The International Federation of Social Workers (IFSW) and the International Association of Schools of Social Work (IASSW) have initiated a joint process of reviewing and updating the Global Standards for Social Work Education and Training.
The current version of the Global Standards for Social Work Education and Training document was adopted at the IASSW and IFSW General Assemblies in Adelaide, Australia in 2004. Over the last fifteen years, this document has served as an aspirational guide setting out the requirements for excellence in social work education.
However, social work education and practice landscape have changed significantly since 2004. The adoption of a new Global Definition of Social work in July 2014 and the publication of the updated Global Social Work Statement of Ethical Principles last year, require that the Global Standards for Social Work Education and Training document is also reviewed and updated in order to reflect broader changes and recent developments in global social work. These developments also include social work’s role in supporting bottom-up development to meet the aspirations of the SDGs, ensuring countries that are new to social work has global peers to support the advancement of social work education free from colonial influences and creating platforms for indigenous social workers to shape curricula and relevant courses.
To this effect, the two organisations have created a joint task group comprising the IFSW Interim Global Education Commission and IASSW’s Global Standards Taskforce
Professor Vasilios Ioakimidis, Chair of IFSW’s Interim Global Education Commission mentioned: I am delighted that we have established this joint initiative to update and enhance the Global Standards for Social Work Education and Training. All parts of the social work profession need to work together to increase our capacity in facing increasing threats to human rights and wellbeing. Both IFSW and IASSW are committed to facilitating an extensive and inclusive consultation with social work educators, practitioners experts by experience and trade unionists. Establishing global standards that prepare graduates to achieve the profession’s mission ( or values) and enact on the profession’s policies and principles will result in a significant positive impact on the lives of millions. The joint IFSW and IASSW approach for social work, education should be a dynamic process that takes into consideration the most recent global developments in the social work profession while appreciating the diverse political, historical and cultural contexts within which future generations of social workers will be educated.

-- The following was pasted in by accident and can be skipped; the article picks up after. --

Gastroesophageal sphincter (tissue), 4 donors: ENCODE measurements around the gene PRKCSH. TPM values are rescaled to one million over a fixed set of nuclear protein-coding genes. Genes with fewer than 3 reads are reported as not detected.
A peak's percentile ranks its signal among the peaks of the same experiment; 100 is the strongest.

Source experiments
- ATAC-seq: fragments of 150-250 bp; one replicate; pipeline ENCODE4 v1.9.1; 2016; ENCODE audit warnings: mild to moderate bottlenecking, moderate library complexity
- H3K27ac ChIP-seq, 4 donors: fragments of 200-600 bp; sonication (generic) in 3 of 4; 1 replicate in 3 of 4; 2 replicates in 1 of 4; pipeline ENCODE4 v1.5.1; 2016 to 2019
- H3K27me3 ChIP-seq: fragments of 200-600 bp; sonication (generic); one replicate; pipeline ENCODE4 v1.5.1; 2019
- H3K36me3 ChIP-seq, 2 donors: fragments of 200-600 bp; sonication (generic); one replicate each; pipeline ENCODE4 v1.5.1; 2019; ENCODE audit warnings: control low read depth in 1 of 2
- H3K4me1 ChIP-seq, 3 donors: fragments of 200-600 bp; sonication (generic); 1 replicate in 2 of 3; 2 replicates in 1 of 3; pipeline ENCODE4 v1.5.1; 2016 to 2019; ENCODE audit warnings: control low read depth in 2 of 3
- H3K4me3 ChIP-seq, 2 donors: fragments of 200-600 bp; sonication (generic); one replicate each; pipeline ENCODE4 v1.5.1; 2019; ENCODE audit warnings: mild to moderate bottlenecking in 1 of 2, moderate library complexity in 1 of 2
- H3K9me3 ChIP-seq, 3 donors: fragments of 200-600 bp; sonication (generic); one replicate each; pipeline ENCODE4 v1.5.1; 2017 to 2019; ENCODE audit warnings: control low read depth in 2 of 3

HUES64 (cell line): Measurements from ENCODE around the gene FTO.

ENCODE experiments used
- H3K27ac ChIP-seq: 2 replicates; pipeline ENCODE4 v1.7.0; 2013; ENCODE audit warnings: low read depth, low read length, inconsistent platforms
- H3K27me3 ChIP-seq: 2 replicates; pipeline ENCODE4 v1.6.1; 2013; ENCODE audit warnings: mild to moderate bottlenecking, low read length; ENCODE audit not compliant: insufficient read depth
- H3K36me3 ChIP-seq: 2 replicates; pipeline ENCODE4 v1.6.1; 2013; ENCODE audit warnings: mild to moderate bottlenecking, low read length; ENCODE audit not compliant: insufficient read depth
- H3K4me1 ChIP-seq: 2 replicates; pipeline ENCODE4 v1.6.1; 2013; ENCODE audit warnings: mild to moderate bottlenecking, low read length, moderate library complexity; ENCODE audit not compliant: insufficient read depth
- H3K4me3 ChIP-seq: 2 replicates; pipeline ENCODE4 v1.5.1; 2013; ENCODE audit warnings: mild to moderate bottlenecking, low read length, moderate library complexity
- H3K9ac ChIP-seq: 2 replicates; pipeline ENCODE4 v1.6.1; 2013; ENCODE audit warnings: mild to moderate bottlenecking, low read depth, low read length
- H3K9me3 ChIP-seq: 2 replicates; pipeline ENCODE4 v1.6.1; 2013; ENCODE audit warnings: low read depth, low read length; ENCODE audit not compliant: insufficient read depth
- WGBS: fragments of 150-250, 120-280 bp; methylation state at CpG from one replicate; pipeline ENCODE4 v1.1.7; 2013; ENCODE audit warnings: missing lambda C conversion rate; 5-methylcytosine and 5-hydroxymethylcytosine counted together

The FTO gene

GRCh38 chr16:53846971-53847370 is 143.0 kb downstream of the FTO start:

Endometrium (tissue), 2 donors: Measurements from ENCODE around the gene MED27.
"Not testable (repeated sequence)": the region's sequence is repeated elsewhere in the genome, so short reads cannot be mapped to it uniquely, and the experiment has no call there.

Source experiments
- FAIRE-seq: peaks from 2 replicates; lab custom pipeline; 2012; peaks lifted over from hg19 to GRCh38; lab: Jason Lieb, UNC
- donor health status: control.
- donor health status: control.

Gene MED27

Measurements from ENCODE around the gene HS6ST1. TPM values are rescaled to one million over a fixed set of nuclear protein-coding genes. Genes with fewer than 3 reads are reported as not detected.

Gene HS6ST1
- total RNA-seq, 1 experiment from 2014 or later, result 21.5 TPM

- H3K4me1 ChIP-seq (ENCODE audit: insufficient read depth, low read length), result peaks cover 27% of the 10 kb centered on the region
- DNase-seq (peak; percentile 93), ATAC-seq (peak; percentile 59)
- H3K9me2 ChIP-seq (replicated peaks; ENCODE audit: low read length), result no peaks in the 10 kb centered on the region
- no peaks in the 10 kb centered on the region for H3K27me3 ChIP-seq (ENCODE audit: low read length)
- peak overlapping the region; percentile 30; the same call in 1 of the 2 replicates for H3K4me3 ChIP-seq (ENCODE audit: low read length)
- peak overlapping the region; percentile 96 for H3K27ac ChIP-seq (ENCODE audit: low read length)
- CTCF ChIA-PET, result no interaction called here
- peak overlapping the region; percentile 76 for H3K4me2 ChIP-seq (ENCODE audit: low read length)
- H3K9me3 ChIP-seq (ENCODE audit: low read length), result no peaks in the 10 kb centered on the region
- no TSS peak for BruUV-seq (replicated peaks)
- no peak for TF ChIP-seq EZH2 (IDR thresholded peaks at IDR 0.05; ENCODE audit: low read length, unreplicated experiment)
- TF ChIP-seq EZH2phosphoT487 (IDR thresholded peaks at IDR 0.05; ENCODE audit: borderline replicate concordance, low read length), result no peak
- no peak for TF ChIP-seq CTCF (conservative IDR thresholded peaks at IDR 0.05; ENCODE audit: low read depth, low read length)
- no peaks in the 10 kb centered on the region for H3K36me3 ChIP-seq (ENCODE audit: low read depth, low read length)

Dixon Sookraj, Chair of IASSW Task group stated: I appreciate the honour of working with colleagues at the IASSW and the IFSW to undertake this critical task of updating the Global Standards. We will inevitably face challenges similar to those of our predecessors who developed the original standards. They include the task of maintaining a delicate balance between detailing unifying themes and allowing sufficient flexibility to ensure relevance to local-level social work education and practice. I look forward to the ongoing dialogue and consultation with colleagues across the globe. They will serve as critical sources of information to aid in strengthening the document and enhancing its utility as a critical resource for promoting social work education across the globe.